By Rafael Ribeiro *
After World War II, the U.S. and USSR started competing fiercely in many areas trying to prove their supremacy. It was the Cold War between capitalism and communism.
In sports, this became very clear. The Olympics and world championships started having a significance that went far beyond the gold medal. Sports science experienced fast development in that time. Scientists, coaches and athletes would create and test multiple training options that might lead to new records.
Obviously, the information acquired in this way was not shared or published. You wouldn’t give away the secret of your success, after all.
At the end of the 1980s, however, we had a new geopolitical context: the Cold War lost steam with the dissolution of the USSR. With the rise of the internet some years later, the worldwide scene became welcoming to the exchange of information and the development of human knowledge.
Exchanges between coaches that used to belong to rival nations; books, sites and articles available to anybody; courses and universities open to students of all nationalities. All of that changed sports radically.
The level of competitiveness grew considerably and made athletes closer and closer in skill level. Today, in order to be at a high level, it’s essential to have a team working toward the result: coaches, physical trainers, physical therapists, nutritionists, doctors, psychologists, masseurs, entrepreneurs and sometimes even more. Any small detail can be the difference between a champion and a competitor who doesn’t reach the podium.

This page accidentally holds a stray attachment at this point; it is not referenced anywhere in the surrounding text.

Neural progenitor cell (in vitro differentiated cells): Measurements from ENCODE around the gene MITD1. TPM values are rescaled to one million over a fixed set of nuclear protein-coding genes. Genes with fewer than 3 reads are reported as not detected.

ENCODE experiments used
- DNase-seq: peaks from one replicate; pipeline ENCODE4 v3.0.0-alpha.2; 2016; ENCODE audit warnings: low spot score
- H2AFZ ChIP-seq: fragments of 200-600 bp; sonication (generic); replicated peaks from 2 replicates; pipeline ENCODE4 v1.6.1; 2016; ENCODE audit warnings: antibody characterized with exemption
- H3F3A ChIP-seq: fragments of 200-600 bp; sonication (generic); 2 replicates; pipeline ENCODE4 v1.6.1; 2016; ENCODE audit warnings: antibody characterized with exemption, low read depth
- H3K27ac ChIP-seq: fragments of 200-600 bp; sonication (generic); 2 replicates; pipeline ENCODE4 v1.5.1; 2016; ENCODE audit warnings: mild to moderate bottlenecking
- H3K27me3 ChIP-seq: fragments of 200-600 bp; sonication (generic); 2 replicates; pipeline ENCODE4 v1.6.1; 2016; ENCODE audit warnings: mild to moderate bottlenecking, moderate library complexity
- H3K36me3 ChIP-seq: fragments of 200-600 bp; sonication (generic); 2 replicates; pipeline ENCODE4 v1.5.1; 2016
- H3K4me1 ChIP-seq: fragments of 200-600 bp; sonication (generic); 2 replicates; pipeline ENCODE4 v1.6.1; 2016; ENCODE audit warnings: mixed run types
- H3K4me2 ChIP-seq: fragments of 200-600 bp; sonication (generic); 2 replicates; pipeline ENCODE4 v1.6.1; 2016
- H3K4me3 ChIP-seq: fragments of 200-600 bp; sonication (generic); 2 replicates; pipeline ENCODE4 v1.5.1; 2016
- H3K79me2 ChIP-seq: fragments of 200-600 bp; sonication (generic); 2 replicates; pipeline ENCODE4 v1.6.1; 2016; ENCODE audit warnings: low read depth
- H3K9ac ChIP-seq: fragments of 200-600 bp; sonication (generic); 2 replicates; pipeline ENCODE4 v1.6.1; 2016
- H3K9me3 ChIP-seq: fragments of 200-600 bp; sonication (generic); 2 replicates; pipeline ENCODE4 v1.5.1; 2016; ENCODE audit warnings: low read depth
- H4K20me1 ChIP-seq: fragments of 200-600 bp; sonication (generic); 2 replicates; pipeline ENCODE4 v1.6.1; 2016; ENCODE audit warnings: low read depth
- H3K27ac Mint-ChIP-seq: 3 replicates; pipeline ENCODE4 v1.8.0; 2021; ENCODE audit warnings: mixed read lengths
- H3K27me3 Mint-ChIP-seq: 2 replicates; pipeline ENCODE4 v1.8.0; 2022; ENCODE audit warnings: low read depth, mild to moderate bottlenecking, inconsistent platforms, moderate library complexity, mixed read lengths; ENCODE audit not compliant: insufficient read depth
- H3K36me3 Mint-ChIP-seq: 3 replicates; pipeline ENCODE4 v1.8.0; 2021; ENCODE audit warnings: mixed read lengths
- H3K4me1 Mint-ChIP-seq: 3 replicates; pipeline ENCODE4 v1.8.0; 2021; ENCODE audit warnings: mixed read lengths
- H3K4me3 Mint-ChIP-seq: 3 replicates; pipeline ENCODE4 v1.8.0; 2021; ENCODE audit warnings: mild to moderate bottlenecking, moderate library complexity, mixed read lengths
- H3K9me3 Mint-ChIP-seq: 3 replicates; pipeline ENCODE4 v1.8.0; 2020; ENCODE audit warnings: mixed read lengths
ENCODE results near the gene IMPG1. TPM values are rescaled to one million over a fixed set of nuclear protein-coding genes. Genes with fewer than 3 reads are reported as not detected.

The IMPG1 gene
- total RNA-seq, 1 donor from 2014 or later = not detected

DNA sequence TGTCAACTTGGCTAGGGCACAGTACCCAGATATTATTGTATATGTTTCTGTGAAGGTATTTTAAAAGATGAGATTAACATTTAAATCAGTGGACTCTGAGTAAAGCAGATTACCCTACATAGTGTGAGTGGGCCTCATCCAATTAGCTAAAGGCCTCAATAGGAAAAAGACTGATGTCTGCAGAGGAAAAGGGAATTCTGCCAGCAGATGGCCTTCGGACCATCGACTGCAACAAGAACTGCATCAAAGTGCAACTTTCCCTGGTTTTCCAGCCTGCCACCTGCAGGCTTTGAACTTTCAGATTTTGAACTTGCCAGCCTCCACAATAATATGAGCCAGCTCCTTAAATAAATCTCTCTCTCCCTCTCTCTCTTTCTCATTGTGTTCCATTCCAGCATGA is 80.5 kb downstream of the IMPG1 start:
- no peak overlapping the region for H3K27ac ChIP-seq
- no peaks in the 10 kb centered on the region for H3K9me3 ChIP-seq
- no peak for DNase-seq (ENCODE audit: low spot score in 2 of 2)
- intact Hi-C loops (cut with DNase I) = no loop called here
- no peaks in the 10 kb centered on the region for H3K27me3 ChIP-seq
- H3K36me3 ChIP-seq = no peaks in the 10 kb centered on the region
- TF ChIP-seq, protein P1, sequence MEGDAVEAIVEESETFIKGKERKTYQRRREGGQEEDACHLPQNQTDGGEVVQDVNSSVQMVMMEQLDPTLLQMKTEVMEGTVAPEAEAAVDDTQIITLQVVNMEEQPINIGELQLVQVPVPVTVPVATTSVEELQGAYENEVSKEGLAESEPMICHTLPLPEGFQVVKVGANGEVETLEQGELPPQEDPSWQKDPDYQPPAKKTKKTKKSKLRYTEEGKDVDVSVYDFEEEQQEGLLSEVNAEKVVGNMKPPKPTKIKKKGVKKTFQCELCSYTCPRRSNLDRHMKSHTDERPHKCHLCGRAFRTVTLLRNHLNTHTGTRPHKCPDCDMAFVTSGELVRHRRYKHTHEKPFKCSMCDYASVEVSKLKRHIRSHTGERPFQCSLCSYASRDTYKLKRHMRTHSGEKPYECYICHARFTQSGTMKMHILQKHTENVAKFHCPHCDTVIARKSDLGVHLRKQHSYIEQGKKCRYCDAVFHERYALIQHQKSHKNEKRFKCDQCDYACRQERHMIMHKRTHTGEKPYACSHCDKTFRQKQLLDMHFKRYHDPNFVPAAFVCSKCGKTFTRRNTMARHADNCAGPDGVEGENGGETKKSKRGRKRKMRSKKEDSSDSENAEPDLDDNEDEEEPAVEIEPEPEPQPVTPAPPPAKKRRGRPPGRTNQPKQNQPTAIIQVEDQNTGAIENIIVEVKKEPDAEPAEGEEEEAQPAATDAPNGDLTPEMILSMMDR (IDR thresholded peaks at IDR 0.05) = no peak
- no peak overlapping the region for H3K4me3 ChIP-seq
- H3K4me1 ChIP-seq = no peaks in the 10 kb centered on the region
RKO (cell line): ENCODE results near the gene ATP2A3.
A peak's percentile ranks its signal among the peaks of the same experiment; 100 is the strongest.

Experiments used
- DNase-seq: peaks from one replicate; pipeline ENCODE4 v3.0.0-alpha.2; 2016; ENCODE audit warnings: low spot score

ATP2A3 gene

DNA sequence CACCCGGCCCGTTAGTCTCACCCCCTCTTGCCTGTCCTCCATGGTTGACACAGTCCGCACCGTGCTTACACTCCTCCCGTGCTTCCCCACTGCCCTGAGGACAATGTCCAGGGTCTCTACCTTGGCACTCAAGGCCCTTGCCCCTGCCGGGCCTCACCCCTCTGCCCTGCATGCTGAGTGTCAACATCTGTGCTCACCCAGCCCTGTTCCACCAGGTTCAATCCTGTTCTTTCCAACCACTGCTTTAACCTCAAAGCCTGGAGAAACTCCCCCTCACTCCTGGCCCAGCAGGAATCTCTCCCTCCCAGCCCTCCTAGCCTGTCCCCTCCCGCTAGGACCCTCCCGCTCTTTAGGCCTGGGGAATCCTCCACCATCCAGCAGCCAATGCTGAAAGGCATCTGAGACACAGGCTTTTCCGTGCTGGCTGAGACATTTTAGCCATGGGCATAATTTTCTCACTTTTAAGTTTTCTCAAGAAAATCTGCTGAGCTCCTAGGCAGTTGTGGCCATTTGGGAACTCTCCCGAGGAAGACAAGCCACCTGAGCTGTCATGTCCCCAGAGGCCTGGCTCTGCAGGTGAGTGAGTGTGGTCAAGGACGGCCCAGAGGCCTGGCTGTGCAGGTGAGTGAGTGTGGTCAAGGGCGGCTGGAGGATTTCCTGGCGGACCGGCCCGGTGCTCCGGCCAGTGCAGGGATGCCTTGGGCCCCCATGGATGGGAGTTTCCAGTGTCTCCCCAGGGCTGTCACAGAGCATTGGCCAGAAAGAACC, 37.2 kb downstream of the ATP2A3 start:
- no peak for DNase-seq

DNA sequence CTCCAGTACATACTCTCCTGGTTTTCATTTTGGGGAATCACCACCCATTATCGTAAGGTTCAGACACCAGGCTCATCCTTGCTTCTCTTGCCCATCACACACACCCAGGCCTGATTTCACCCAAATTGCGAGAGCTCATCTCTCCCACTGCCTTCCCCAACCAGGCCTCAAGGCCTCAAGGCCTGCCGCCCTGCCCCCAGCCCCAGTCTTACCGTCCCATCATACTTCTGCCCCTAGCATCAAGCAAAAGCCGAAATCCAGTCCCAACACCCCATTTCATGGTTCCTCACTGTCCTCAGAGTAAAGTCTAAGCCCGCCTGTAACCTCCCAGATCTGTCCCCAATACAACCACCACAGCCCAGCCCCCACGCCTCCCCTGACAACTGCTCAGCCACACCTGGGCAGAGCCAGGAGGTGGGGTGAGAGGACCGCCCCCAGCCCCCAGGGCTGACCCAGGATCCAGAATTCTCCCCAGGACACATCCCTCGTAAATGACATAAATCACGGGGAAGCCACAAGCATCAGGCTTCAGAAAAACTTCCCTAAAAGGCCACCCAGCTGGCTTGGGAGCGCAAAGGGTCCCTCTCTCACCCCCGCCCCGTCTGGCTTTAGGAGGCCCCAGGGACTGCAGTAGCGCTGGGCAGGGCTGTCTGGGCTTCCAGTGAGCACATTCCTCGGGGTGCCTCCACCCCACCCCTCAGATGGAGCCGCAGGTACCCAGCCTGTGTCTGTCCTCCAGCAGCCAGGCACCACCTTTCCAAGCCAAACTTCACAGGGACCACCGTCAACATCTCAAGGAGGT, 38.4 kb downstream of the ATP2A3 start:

BJJ is a martial art currently undergoing a process of sportification. A sport full of customs and beliefs a thousand years old and quite orthodox, I would say. This brings a certain resistance to the application of new possibilities in training, based on sports science, by most masters, teachers and consequently their students.
This year, I celebrated one decade of creating and developing strategies to revert or minimize the distance I saw between such customs and science. Little by little, athletes tested these ideas, often with plenty of resistance, and then saw the results.
In this area the I call “customs,” I can point to seven main mistakes, the most frequent sins that hinder the progress of fighters wishing to enter the elite of BJJ. Below, I analyze each of them.
The more personal the training, the bigger the chances of success. This is true for every stage of training. From nutrition to mat time, everything must be thought out specifically, considering each athlete’s traits. When it’s time to drill, for example, each athlete must choose the drill relevant to their game. It makes no sense to drill a position you never use.
2- Lack of planning
Injuries, lack of motivation, exhaustion, overtraining… These are just a few symptoms of lack of planning in one’s training. Random training leads to equally random results. Planning encompasses from how to perform each training session, extending into many off-mat situations, like picking the time of your flight to compete abroad. I have several cases of athletes who travel and arrive at their destination already adapted to the new time zone. Even when they’re going to Japan. It’s all taken into consideration and analyzed to the smallest detail in order to improve the results and minimize the risks or threats. Planning is the soul of this business.
*Rafael Ribeiro is a BJJ black-belt under Ricardo Gordilho and a member of team G3-Manimal in Salvador, Bahia. A physical coach specialized in Biomechanics, Rafa is a researcher in the area of combat sports and a teacher in extension courses.